After running for what turned out to be a career-high 151 yards as a true freshman, he ran for 91 in 2015. Dye’s 109 yards during the Tigers’ run to the title this past season was tied for sixth on the team.

In mid-January, not long after Clemson beat Alabama for the title, Dye decided to transfer out of the program for his senior season.

Moore, meanwhile, opted for ECU over opportunities that included, among others, Arizona and South Carolina.

The 6-6, 275-pound lineman played in 38 games the past three seasons. He started nine of those contests, with six of the starts coming last season.

“Tyshon is a big physical back who definitely has home run potential,” Montgomery said in a statement. “He’s obviously been a part of a championship culture and I’m confident he will have an opportunity to impact our program with a similar mindset. …

“I expect Gaelin’s presence to provide us with an explosive edge rusher who can affect both the running and passing game. Off the field, his life story is one of perseverance and will be a source of inspiration to all of us.”

ACC distributed $23.8 million to members in 2015-16 as revenue declines

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Everybody in college athletics is making money — outside of the players — but the ACC was one entity that didn’t quite make as much as they did the year prior.

The reason for a slight decline in total revenue in the ACC? It’s members can thank not having the hefty buyout Maryland paid to leave the league and join the Big Ten the year prior.

Ace Daily Press reporter David Teel recently obtained the conference’s tax returns for the 2015-16 fiscal year and they show a still-robust $373.4 million in total revenue. That resulted in a nice $23.8 million distribution to the 14 member schools and a payment of just over $4 million to Notre Dame as part of the Irish’s agreement to house their non-football sports in the ACC.

The ACC was the big winner among the Power Five conference in the prior tax return period, seeing their revenue jump by a whopping $100 million in 2014-15 to $403.1 million. Taking out the $30 million buyout that the Terps paid in order to leave and revenue was essentially flat for the ACC year-over-year.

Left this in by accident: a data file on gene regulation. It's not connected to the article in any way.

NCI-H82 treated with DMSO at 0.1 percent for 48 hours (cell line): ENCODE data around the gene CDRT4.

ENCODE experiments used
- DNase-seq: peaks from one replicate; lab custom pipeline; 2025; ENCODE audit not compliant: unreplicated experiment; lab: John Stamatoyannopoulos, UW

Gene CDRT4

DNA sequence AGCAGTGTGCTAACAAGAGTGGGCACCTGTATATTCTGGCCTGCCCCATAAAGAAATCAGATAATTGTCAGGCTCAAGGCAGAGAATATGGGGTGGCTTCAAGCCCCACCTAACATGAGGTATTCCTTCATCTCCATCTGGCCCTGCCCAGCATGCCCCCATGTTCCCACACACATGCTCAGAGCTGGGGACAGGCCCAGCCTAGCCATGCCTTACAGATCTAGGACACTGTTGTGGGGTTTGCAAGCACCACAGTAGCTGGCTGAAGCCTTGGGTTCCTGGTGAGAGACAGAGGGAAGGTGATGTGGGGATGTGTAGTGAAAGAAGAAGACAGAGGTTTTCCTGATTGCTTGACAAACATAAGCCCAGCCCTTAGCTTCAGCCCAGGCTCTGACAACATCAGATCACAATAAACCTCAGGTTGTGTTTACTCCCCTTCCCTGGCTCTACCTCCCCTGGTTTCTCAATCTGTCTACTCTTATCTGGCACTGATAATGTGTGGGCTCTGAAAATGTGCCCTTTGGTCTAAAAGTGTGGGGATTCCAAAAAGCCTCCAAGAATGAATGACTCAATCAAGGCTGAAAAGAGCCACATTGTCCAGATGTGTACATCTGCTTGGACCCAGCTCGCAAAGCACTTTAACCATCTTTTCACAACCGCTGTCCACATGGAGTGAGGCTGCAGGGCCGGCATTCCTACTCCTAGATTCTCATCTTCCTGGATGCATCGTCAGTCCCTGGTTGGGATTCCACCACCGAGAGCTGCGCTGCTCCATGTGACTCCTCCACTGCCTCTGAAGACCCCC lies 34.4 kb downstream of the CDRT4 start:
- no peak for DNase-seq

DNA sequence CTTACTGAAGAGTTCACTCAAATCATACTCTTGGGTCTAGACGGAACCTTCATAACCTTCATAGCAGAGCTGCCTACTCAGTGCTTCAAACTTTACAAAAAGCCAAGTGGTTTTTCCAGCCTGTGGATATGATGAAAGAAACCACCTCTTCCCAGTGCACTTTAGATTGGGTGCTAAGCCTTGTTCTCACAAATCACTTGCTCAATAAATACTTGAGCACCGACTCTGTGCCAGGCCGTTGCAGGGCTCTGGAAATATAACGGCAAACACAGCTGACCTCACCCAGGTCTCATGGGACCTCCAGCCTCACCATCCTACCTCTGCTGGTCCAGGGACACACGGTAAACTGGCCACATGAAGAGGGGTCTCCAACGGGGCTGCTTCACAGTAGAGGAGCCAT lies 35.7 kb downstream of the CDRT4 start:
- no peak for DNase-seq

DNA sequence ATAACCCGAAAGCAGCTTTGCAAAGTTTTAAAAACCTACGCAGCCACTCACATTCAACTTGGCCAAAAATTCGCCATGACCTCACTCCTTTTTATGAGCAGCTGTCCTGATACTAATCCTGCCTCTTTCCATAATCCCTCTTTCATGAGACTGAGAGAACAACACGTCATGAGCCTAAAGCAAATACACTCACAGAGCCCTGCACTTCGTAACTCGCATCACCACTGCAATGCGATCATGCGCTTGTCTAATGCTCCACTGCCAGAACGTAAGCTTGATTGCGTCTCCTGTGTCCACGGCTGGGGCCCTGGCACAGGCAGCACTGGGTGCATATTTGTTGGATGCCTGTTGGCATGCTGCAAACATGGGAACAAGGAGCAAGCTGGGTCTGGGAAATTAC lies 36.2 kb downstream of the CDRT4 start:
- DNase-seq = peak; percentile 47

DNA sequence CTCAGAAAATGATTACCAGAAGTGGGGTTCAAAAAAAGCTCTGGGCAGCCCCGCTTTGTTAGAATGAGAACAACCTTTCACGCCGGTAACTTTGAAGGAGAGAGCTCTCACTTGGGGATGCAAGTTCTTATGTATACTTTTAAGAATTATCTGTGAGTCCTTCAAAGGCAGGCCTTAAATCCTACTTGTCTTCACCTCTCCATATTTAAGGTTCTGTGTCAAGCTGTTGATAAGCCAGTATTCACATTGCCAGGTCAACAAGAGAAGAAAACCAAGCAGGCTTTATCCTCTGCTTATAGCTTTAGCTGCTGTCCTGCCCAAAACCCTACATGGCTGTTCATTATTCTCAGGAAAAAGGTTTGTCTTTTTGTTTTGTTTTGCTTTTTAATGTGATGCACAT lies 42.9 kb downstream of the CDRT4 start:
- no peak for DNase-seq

Despite that, the balance sheet is still a very healthy one and slots the ACC in front of the Big 12’s $313 million in total revenue among the Power Five conferences. That only means a fourth place finish though as the Pac-12 ($488 million), Big Ten ($483.4 million) and SEC ($639 million) all came out significantly ahead.

USA Today reports that ACC commissioner John Swofford didn’t feel the pinch of the decline however, as his salary was just a tad under $3 million in the same reporting period and represented an increase of nearly $300,000 from the year prior. Something says everybody in the league can expect future increases though with Clemson’s back-to-back national title game appearances as well as the upcoming ACC Network launch factoring into the equation in coming years.

Penn State AD on College Football Playoff: “I think Ohio State should’ve gone”

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Perhaps the most heated debate in 2016 — well, at least on the gridiron — was whether Ohio State or Penn State should have been in the College Football Playoff. Countless hours were devoted to discussing the finer points of the Nittany Lions’ head-to-head victory between the two, the amount of talent on both sides or the Buckeyes’ impressive strength of schedule.

In the end, the CFP Selection Committee slotted OSU in the No. 3 spot to play eventual national champion Clemson but debate continues to rage in several hamlets from State College to Columbus over whether that was the right choice. According to Penn State athletic director Sandy Barbour though, the seeding was fine by here even if it cost her team a trip to the Fiesta Bowl semifinal.